skip to main content

Title: How Well Can We Estimate Pedersen Conductance From the THEMIS White‐Light All‐Sky Cameras?

We show that a white‐light all‐sky imager can estimate Pedersen conductance with an uncertainty of 3 mho or 40%. Using a series of case studies over a wide range of geomagnetic activity, we compare estimates of Pedersen conductance from the backscatter spectrum of the Poker Flat Incoherent Scatter Radar with auroral intensities. We limit this comparison to an area bounding the radar measurements and within a limited area close to (but off) imager zenith. We confirm a linear relationship between conductance and the square root of auroral intensity predicted from a simple theoretical approximation. Hence, we extend a previous empirical result found for green‐line emissions to the case of white‐light off‐zenith emissions. The difference between the radar conductance and the best‐fit relationship has a mean of −0.76 ± 4.8 mho and a relative mean difference of 21% ± 78%. The uncertainties are reduced to −0.72 ± 3.3 mho and 0% ± 40% by averaging conductance over 10 min, which we attribute to the time that auroral features take to move across the imager field being greater than the 1‐min resolution of the radar data. Our results demonstrate and calibrate the use of Time History of Events and Macroscale Interactions during Substorms all‐sky imagers for estimating Pedersen conductance. This technique allows the more » extension of estimates of Pedersen conductance from Incoherent Scatter Radars to derive continental‐scale estimates on scales of ~1–10 min and ~100 km2. It thus complements estimates from low‐altitude satellites, satellite auroral imagers, and ground‐based magnetometers.

« less
 ;  ;  ;  ;  ;  ;  
Publication Date:
Journal Name:
Journal of Geophysical Research: Space Physics
Page Range or eLocation-ID:
p. 2920-2934
DOI PREFIX: 10.1029
Sponsoring Org:
National Science Foundation
More Like this
  1. Recent attention has been given to mesoscale phenomena across geospace (∼10 s km to 500 km in the ionosphere or ∼0.5 R E to several R E in the magnetosphere), as their contributions to the system global response are important yet remain uncharacterized mostly due to limitations in data resolution and coverage as well as in computational power. As data and models improve, it becomes increasingly valuable to advance understanding of the role of mesoscale phenomena contributions—specifically, in magnetosphere-ionosphere coupling. This paper describes a new method that utilizes the 2D array of Time History of Events and Macroscale Interactions during Substorms (THEMIS) white-light all-sky-imagers (ASI), in conjunction with meridian scanning photometers, to estimate the auroral scale sizes of intense precipitating energy fluxes and the associated Hall conductances. As an example of the technique, we investigated the role of precipitated energy flux and average energy on mesoscales as contrasted to large-scales for two back-to-back substorms, finding that mesoscale aurora contributes up to ∼80% (∼60%) of the total energy flux immediately after onset during the early expansion phase of the first (second) substorm, and continues to contribute ∼30–55% throughout the remainder of the substorm. The average energy estimated from the ASI mosaic field ofmore »view also peaked during the initial expansion phase. Using the measured energy flux and tables produced from the Boltzmann Three Constituent (B3C) auroral transport code (Strickland et al., 1976; 1993), we also estimated the 2D Hall conductance and compared it to Poker Flat Incoherent Scatter Radar conductance values, finding good agreement for both discrete and diffuse aurora.« less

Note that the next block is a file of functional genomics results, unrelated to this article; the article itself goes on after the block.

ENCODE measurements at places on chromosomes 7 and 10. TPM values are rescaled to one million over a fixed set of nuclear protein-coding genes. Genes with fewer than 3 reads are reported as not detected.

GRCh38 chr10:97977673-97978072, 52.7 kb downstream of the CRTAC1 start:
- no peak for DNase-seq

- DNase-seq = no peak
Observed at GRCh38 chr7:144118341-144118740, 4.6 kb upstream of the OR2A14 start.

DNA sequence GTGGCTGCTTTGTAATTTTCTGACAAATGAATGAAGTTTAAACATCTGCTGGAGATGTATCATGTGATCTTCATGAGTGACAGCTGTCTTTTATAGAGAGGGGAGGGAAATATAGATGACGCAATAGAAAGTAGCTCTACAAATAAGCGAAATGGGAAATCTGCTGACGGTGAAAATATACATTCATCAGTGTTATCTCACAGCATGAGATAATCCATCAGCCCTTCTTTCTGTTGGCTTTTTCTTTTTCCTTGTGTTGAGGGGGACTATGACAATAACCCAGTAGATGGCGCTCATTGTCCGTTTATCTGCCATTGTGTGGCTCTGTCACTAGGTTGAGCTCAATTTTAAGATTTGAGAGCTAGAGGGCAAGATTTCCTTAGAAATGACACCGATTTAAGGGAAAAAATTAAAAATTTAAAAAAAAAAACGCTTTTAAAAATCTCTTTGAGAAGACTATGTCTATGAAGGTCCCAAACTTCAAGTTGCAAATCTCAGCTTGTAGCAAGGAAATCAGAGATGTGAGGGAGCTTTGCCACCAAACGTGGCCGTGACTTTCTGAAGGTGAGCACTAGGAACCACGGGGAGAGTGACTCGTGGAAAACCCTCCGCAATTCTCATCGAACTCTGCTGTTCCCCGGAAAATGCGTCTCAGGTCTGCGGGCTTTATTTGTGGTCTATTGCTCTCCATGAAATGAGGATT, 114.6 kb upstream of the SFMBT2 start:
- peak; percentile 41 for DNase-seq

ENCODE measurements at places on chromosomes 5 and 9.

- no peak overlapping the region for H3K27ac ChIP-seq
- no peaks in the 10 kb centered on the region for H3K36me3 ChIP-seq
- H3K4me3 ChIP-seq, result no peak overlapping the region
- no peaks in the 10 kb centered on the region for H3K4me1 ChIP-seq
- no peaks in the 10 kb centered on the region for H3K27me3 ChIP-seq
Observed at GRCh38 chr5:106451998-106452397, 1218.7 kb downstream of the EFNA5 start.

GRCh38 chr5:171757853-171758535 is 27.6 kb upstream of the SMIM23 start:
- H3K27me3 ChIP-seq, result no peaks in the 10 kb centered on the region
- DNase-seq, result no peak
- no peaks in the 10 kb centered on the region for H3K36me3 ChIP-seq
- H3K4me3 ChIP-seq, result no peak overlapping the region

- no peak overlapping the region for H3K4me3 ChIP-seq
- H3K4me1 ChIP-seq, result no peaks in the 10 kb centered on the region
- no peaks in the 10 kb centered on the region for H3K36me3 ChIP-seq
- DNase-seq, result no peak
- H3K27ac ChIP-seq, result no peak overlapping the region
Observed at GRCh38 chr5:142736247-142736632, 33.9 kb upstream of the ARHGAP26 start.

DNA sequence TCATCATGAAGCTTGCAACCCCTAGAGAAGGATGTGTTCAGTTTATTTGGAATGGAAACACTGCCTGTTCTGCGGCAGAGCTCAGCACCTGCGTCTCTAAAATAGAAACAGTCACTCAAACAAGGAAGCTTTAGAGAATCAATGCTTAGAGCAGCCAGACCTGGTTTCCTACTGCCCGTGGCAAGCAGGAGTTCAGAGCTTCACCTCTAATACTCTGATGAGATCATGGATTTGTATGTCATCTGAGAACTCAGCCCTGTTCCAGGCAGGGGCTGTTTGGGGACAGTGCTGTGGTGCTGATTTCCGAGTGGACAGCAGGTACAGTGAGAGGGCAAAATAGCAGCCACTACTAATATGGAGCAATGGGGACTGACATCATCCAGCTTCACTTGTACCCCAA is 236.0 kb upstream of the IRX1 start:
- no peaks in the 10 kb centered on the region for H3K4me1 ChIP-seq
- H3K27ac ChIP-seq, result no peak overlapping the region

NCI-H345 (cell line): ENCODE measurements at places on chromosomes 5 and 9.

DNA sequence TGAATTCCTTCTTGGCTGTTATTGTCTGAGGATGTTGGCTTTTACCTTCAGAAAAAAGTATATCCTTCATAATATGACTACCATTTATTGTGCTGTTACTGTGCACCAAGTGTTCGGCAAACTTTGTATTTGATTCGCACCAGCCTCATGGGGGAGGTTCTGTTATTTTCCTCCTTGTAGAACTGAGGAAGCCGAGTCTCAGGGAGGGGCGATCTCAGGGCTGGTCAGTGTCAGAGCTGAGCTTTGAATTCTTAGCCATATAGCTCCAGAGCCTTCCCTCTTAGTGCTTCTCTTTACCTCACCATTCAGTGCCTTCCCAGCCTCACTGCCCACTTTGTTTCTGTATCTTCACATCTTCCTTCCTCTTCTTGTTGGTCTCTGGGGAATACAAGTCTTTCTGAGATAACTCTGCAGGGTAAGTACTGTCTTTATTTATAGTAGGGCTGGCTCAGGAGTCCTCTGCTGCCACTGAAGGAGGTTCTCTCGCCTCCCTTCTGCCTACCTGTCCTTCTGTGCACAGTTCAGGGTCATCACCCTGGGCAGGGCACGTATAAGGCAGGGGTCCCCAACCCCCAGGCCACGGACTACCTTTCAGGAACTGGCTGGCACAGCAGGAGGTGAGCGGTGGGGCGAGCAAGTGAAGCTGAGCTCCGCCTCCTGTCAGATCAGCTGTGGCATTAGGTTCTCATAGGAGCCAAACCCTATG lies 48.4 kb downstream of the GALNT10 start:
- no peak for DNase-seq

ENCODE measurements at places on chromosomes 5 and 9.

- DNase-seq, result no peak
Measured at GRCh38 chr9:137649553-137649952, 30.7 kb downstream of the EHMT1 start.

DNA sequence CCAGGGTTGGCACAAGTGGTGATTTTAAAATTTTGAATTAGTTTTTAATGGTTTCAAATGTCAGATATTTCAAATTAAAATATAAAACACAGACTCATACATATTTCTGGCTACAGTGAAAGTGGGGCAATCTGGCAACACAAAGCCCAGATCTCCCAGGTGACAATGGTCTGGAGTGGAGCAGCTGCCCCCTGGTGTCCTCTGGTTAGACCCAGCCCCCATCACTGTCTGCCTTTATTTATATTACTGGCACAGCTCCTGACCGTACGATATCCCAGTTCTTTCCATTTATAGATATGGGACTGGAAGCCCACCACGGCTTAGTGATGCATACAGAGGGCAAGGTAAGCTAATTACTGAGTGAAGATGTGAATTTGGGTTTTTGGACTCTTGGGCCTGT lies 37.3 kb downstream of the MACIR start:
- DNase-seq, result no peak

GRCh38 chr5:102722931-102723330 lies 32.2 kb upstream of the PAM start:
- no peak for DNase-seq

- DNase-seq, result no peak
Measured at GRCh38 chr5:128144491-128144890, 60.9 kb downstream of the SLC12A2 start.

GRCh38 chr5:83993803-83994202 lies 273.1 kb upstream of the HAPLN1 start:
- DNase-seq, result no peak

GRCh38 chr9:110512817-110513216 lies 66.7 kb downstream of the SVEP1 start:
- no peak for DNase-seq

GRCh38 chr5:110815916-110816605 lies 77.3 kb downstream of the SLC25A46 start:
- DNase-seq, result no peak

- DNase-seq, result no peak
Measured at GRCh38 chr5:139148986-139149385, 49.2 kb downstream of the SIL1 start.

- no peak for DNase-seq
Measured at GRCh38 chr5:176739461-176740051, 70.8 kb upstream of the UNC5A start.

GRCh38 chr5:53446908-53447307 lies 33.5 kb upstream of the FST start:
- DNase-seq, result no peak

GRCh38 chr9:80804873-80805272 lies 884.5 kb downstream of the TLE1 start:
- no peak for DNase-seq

2. Abstract

    Field‐aligned currents from the Active Magnetosphere and Planetary Electrodynamics Response Experiment (AMPERE) were combined with simultaneous and coincident observations of ionospheric conductivities made by the Poker Flat Incoherent Scatter Radar (PFISR) in Alaska for 20 geomagnetically active days. The height‐integrated conductivities (conductances) were determined from the electron densities measured by the radar between 80 and 200 km altitude. Binning and averaging the data by field‐aligned current density and magnetic local time, we find that the currents correlate with conductances in both upward and downward current regions over some magnetic local times. The strongest correlation is seen in the late evening and morning sectors, with the Hall conductances two to three times larger than the Pedersen conductances for the same values of the field‐aligned current. The observed correlations reflect the mean energy of auroral precipitation, the contributions from electrons and protons to producing enhanced conductances, and the availability of charge carriers on auroral field lines. We apply linear fitting and smoothing to the correlations to construct an empirical model for specifying auroral conductances globally from AMPERE field‐aligned current maps. The energy fluxes from precipitating particles derived from the model conductances compare well with those derived using AMPERE data combined with satellite‐basedmore »measurements of far ultraviolet emissions, suggesting the results obtained at Poker Flat may be applicable to all high latitude locations. The ability to estimate conductances from AMPERE field‐aligned current maps provides the means to develop a global conductance model for the auroral ionosphere.